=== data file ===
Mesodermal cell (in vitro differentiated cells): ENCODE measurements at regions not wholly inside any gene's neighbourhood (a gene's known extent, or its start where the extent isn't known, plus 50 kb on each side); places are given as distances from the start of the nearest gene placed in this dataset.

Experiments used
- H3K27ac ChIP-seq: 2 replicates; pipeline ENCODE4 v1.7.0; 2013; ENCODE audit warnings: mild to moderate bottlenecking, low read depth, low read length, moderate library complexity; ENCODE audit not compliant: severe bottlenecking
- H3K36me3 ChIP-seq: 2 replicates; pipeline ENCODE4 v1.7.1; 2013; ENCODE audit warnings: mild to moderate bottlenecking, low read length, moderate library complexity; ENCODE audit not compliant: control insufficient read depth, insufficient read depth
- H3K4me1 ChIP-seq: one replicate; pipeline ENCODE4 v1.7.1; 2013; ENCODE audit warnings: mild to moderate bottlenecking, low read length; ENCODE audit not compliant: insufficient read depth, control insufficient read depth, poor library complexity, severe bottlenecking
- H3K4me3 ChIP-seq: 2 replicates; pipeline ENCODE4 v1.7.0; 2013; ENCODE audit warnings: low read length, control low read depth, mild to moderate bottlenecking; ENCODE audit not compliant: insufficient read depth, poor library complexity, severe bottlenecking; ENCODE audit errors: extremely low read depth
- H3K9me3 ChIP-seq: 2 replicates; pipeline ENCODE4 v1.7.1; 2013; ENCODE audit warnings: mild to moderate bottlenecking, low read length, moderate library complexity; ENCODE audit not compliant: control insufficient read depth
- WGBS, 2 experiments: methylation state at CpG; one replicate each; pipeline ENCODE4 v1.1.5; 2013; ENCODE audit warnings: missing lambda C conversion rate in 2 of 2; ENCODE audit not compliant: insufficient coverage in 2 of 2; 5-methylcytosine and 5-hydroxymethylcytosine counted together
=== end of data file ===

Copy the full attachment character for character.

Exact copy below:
Mesodermal cell (in vitro differentiated cells): ENCODE measurements at regions not wholly inside any gene's neighbourhood (a gene's known extent, or its start where the extent isn't known, plus 50 kb on each side); places are given as distances from the start of the nearest gene placed in this dataset.

Experiments used
- H3K27ac ChIP-seq: 2 replicates; pipeline ENCODE4 v1.7.0; 2013; ENCODE audit warnings: mild to moderate bottlenecking, low read depth, low read length, moderate library complexity; ENCODE audit not compliant: severe bottlenecking
- H3K36me3 ChIP-seq: 2 replicates; pipeline ENCODE4 v1.7.1; 2013; ENCODE audit warnings: mild to moderate bottlenecking, low read length, moderate library complexity; ENCODE audit not compliant: control insufficient read depth, insufficient read depth
- H3K4me1 ChIP-seq: one replicate; pipeline ENCODE4 v1.7.1; 2013; ENCODE audit warnings: mild to moderate bottlenecking, low read length; ENCODE audit not compliant: insufficient read depth, control insufficient read depth, poor library complexity, severe bottlenecking
- H3K4me3 ChIP-seq: 2 replicates; pipeline ENCODE4 v1.7.0; 2013; ENCODE audit warnings: low read length, control low read depth, mild to moderate bottlenecking; ENCODE audit not compliant: insufficient read depth, poor library complexity, severe bottlenecking; ENCODE audit errors: extremely low read depth
- H3K9me3 ChIP-seq: 2 replicates; pipeline ENCODE4 v1.7.1; 2013; ENCODE audit warnings: mild to moderate bottlenecking, low read length, moderate library complexity; ENCODE audit not compliant: control insufficient read depth
- WGBS, 2 experiments: methylation state at CpG; one replicate each; pipeline ENCODE4 v1.1.5; 2013; ENCODE audit warnings: missing lambda C conversion rate in 2 of 2; ENCODE audit not compliant: insufficient coverage in 2 of 2; 5-methylcytosine and 5-hydroxymethylcytosine counted together